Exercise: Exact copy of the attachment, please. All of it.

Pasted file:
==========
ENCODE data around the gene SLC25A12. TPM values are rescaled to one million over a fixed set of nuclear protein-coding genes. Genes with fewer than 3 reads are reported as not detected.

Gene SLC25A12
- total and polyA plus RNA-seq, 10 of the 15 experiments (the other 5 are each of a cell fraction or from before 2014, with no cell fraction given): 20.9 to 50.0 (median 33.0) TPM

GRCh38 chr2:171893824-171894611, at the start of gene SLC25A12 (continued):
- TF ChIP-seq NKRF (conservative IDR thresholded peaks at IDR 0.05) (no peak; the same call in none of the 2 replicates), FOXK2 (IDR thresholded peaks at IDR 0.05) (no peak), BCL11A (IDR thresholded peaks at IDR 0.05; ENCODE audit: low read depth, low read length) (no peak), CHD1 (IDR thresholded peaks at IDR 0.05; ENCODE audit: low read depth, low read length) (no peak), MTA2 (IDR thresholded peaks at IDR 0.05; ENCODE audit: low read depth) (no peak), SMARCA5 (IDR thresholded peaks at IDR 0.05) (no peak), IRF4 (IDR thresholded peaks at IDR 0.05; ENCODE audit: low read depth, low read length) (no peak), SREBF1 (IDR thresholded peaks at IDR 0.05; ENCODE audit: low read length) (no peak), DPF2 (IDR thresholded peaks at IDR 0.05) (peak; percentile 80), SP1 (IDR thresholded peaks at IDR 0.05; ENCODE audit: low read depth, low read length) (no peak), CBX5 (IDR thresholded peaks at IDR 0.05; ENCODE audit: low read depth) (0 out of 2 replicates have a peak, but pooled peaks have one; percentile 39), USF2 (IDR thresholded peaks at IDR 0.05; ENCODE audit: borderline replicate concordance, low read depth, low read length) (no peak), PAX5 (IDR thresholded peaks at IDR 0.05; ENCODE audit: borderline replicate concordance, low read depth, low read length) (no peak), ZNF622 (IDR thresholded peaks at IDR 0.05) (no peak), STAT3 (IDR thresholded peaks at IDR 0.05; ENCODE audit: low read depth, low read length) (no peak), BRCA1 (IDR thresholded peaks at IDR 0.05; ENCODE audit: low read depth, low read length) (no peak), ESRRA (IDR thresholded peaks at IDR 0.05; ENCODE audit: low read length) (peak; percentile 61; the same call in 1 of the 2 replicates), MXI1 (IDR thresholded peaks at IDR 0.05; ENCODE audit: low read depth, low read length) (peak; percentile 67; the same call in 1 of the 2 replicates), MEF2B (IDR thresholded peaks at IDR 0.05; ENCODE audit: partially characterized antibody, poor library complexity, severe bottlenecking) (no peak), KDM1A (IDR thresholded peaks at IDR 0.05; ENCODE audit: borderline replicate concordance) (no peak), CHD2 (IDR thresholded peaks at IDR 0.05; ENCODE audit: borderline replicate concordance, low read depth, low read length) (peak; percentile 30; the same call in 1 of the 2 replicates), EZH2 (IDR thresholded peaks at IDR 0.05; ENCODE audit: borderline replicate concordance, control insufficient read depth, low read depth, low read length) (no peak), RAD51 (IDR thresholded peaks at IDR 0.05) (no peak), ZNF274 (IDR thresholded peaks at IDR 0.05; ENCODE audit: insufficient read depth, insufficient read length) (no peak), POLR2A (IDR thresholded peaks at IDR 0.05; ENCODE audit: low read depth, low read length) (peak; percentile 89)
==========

ENCODE data around the gene SLC25A12. TPM values are rescaled to one million over a fixed set of nuclear protein-coding genes. Genes with fewer than 3 reads are reported as not detected.

Gene SLC25A12
- total and polyA plus RNA-seq, 10 of the 15 experiments (the other 5 are each of a cell fraction or from before 2014, with no cell fraction given): 20.9 to 50.0 (median 33.0) TPM

GRCh38 chr2:171893824-171894611, at the start of gene SLC25A12 (continued):
- TF ChIP-seq NKRF (conservative IDR thresholded peaks at IDR 0.05) (no peak; the same call in none of the 2 replicates), FOXK2 (IDR thresholded peaks at IDR 0.05) (no peak), BCL11A (IDR thresholded peaks at IDR 0.05; ENCODE audit: low read depth, low read length) (no peak), CHD1 (IDR thresholded peaks at IDR 0.05; ENCODE audit: low read depth, low read length) (no peak), MTA2 (IDR thresholded peaks at IDR 0.05; ENCODE audit: low read depth) (no peak), SMARCA5 (IDR thresholded peaks at IDR 0.05) (no peak), IRF4 (IDR thresholded peaks at IDR 0.05; ENCODE audit: low read depth, low read length) (no peak), SREBF1 (IDR thresholded peaks at IDR 0.05; ENCODE audit: low read length) (no peak), DPF2 (IDR thresholded peaks at IDR 0.05) (peak; percentile 80), SP1 (IDR thresholded peaks at IDR 0.05; ENCODE audit: low read depth, low read length) (no peak), CBX5 (IDR thresholded peaks at IDR 0.05; ENCODE audit: low read depth) (0 out of 2 replicates have a peak, but pooled peaks have one; percentile 39), USF2 (IDR thresholded peaks at IDR 0.05; ENCODE audit: borderline replicate concordance, low read depth, low read length) (no peak), PAX5 (IDR thresholded peaks at IDR 0.05; ENCODE audit: borderline replicate concordance, low read depth, low read length) (no peak), ZNF622 (IDR thresholded peaks at IDR 0.05) (no peak), STAT3 (IDR thresholded peaks at IDR 0.05; ENCODE audit: low read depth, low read length) (no peak), BRCA1 (IDR thresholded peaks at IDR 0.05; ENCODE audit: low read depth, low read length) (no peak), ESRRA (IDR thresholded peaks at IDR 0.05; ENCODE audit: low read length) (peak; percentile 61; the same call in 1 of the 2 replicates), MXI1 (IDR thresholded peaks at IDR 0.05; ENCODE audit: low read depth, low read length) (peak; percentile 67; the same call in 1 of the 2 replicates), MEF2B (IDR thresholded peaks at IDR 0.05; ENCODE audit: partially characterized antibody, poor library complexity, severe bottlenecking) (no peak), KDM1A (IDR thresholded peaks at IDR 0.05; ENCODE audit: borderline replicate concordance) (no peak), CHD2 (IDR thresholded peaks at IDR 0.05; ENCODE audit: borderline replicate concordance, low read depth, low read length) (peak; percentile 30; the same call in 1 of the 2 replicates), EZH2 (IDR thresholded peaks at IDR 0.05; ENCODE audit: borderline replicate concordance, control insufficient read depth, low read depth, low read length) (no peak), RAD51 (IDR thresholded peaks at IDR 0.05) (no peak), ZNF274 (IDR thresholded peaks at IDR 0.05; ENCODE audit: insufficient read depth, insufficient read length) (no peak), POLR2A (IDR thresholded peaks at IDR 0.05; ENCODE audit: low read depth, low read length) (peak; percentile 89)